KQED Food Blog: Bay Area Bites: Rainy Saturdays at the Ferry Building
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Thursday, February 02, 2006
Rainy Saturdays at the Ferry Building


While winter's rainy weekends days may keep a lot of people snug in their homes, feasting on leftover thick stews or curled up with a good book, they are my personal haven at the Ferry Building's Farmers Market. Getting to work around nine or ten o'clock on sunny Saturdays ensures that I will not get to do any grocery shopping before I start my shift. And, since the crowds only increase as the day progresses, it will take my entire lunch break just to navigate the masses of humanity thronging the Ferry Building as I try to get and eat my lunch. No grocery shopping is possible for me then either.

Last Saturday, I was easily able to scoot around the guys broom-pushing the pools of water off to the side and make my way to Star Route Farms to pick up two sheafs of lovely peppermint-striped Chioggia beets. Next, I peeled off to Heirloom Organic Farms for their beautifully showcased and carefully mixed winter lettuces. When I have this kind of time to thoughtfully meander around the stalls, I always discover something new or remember to pick up something that I've been wanting to try for a long time. This time, my big thrill came from finally landing two bags of Rancho Gordo beans; one crinkly plastic package of small milky-green Flageolet beans and another stuffed with big, flat, white Runner Cannellinis.

The great thing about Steve Sando's dried beans from Napa and the Delta is that they are so fresh, they require only minimal soaking. Some don't even need to be soaked at all. I find that pretty sweet, I must say. After being soaked for a few hours -- not needing the 24-hour treatment that drier, older beans require -- the Runner Cannellinis spread out impressively, totally doubling in size. Don't think I'm weird, but I sort of get a kick out of watching dried beans expand. After a bit of time in their tepid bath, they start to prune and look utterly horrific. Not long later, the wrinkles begin disappear as the beans plump, soften, and fill out -- just like Melanie Griffith after her hourly botoxing. Anyway, I like to bake my Cannellinis in an Apilco dish and slather them up with a tangy herbed vinaigrette. After a night's complete marination in the fridge, the beans are melting and creamy on the tongue.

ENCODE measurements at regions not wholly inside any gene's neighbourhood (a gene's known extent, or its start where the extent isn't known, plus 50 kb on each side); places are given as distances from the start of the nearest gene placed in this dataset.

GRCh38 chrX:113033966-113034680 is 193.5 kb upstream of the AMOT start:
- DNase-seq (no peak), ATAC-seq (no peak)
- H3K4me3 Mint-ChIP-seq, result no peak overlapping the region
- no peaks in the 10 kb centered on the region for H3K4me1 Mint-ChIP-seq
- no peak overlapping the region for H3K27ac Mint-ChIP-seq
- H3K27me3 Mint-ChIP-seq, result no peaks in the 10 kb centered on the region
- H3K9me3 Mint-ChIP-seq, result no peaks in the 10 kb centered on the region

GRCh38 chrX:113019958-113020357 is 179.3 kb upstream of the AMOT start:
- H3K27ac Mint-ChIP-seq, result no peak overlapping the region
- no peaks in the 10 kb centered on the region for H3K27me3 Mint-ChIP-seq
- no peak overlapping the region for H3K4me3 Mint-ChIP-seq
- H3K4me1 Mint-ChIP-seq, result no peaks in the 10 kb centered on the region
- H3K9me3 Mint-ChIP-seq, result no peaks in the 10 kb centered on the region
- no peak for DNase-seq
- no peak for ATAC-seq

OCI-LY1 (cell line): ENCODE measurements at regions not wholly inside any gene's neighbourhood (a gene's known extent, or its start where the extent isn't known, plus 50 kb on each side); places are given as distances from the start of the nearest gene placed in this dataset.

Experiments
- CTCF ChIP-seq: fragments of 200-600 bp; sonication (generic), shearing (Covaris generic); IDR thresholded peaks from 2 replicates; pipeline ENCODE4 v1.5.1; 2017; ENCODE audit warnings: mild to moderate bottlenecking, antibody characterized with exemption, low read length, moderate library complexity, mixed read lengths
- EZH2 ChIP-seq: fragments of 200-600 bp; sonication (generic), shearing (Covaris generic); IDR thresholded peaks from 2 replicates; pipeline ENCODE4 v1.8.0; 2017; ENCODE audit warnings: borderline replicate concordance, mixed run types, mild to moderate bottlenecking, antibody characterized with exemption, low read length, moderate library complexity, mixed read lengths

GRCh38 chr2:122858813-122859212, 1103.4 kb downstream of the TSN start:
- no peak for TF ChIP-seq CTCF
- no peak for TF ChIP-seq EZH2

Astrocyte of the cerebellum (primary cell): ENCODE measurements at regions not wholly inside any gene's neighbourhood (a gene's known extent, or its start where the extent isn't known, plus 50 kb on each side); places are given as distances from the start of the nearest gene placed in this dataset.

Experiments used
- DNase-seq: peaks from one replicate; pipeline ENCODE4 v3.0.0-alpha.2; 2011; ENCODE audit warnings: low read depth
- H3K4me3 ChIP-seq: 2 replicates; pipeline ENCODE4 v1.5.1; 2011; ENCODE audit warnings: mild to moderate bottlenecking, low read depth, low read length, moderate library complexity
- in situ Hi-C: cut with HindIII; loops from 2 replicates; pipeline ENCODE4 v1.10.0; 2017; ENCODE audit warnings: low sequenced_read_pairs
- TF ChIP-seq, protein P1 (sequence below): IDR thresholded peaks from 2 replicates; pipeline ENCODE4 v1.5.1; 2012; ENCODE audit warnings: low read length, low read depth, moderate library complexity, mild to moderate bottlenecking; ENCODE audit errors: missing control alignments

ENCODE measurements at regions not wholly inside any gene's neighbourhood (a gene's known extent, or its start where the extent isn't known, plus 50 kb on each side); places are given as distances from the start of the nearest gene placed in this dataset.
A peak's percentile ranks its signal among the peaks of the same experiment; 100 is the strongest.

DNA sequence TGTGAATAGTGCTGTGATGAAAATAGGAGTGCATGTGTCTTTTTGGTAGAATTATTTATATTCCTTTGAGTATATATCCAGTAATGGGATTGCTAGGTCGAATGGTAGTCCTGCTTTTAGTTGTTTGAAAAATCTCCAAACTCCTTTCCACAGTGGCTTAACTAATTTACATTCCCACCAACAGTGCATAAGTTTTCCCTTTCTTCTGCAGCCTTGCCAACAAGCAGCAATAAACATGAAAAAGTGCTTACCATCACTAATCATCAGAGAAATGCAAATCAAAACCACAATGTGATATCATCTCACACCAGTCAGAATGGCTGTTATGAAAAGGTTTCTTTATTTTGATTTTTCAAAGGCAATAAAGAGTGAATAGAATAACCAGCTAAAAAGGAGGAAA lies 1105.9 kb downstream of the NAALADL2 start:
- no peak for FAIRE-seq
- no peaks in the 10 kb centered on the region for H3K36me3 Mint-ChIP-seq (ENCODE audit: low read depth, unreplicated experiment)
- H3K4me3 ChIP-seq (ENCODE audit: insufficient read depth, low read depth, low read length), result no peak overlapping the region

Cannellini Bean Salad
Serves 4

For the Cannellinis:

1 lb Rancho Gordo Runner Cannellinis, soaked for 6-8 hours
Extra-virgin olive oil

For the vinaigrette:

2 tablespoons Champange vinegar
3 tablespoons Dijon mustard
4 cloves garlic, minced
1/3 cup extra-virgin olive oil
1 teaspoon salt
1 teaspoon pepper
1 tablespoon fresh rosemary, minced

Preheat the oven to 400°

1. Put the soaked beans in an oven-proof baking dish. Apilco or china is preferable, metal can be too abrasive on the beans. Add water to cover the beans by about two inches. Slosh on a liberal amount of olive oil over the surface of the water. Cover the dish tightly with aluminum foil and poke a few venting holes in the foil. Bake the beans for about 2 hours.